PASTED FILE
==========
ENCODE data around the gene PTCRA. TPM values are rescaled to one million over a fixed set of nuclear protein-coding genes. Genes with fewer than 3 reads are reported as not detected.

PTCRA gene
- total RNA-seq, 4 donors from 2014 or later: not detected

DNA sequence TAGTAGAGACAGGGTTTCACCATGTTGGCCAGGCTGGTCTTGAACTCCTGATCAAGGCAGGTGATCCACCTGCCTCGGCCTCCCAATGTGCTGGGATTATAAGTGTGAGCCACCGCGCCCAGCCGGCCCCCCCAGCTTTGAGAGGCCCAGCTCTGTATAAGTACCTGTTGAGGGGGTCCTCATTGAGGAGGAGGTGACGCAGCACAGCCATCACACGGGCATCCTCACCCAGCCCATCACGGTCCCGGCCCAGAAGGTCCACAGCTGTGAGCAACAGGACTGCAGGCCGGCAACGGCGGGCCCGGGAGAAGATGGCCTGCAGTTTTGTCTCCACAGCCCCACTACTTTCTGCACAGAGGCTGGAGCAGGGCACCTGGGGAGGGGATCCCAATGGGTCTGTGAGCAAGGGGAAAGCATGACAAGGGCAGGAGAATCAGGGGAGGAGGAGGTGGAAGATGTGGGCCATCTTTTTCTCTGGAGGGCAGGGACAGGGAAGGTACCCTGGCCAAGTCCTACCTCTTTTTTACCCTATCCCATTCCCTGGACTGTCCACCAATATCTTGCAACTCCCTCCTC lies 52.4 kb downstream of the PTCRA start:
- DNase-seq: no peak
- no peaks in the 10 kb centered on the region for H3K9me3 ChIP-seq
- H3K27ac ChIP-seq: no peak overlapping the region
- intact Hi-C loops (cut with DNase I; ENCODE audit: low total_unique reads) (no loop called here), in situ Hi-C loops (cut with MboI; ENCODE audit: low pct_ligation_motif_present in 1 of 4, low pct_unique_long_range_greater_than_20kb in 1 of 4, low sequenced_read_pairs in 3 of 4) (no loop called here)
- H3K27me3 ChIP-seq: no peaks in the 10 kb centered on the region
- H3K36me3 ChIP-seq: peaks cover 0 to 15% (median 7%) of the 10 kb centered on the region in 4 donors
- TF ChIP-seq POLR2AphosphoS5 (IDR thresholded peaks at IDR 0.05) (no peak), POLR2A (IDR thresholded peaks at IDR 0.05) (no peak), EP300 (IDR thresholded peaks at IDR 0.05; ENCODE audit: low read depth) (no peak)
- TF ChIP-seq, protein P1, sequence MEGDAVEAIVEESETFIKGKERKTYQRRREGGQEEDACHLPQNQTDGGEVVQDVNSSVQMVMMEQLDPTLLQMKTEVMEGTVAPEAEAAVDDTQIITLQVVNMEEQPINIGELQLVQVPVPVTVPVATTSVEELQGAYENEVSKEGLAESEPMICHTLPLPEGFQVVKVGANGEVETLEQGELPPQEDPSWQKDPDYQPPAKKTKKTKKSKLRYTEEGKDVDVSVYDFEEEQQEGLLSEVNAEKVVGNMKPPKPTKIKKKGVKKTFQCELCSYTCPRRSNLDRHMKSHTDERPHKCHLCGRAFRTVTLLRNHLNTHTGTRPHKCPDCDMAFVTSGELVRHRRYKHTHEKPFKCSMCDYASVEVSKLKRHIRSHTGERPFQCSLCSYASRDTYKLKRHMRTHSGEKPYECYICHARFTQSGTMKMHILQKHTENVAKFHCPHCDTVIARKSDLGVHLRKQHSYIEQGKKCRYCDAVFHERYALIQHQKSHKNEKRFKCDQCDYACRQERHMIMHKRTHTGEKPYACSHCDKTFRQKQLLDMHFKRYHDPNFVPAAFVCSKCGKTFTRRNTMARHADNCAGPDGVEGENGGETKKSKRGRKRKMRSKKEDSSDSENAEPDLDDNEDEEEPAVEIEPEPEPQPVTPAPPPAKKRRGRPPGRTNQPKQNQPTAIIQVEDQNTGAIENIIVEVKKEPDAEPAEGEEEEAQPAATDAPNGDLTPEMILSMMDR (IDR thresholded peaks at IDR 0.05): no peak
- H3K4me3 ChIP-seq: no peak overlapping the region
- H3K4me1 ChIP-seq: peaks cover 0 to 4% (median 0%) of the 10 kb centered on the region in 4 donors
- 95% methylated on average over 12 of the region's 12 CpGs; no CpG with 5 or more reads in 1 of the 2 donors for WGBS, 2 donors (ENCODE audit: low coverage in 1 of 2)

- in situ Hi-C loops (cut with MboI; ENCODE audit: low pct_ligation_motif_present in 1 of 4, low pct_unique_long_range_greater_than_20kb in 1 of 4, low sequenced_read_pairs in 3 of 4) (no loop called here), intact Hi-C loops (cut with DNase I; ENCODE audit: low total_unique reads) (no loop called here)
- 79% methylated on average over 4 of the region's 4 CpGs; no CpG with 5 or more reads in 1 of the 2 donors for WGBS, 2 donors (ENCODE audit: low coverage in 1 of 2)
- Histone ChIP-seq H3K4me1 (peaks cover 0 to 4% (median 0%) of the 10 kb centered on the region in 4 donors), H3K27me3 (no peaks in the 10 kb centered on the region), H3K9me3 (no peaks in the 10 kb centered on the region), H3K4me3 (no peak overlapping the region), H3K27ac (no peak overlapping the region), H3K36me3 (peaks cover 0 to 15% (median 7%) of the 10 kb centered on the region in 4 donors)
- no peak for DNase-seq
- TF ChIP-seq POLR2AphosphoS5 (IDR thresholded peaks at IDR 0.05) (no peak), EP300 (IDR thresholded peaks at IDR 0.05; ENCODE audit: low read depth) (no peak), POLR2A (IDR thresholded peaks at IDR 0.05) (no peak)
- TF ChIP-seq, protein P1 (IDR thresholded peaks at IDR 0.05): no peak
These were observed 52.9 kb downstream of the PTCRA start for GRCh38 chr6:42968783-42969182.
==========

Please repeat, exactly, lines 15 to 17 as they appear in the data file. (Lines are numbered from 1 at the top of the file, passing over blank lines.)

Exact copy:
- 95% methylated on average over 12 of the region's 12 CpGs; no CpG with 5 or more reads in 1 of the 2 donors for WGBS, 2 donors (ENCODE audit: low coverage in 1 of 2)

- in situ Hi-C loops (cut with MboI; ENCODE audit: low pct_ligation_motif_present in 1 of 4, low pct_unique_long_range_greater_than_20kb in 1 of 4, low sequenced_read_pairs in 3 of 4) (no loop called here), intact Hi-C loops (cut with DNase I; ENCODE audit: low total_unique reads) (no loop called here)
- 79% methylated on average over 4 of the region's 4 CpGs; no CpG with 5 or more reads in 1 of the 2 donors for WGBS, 2 donors (ENCODE audit: low coverage in 1 of 2)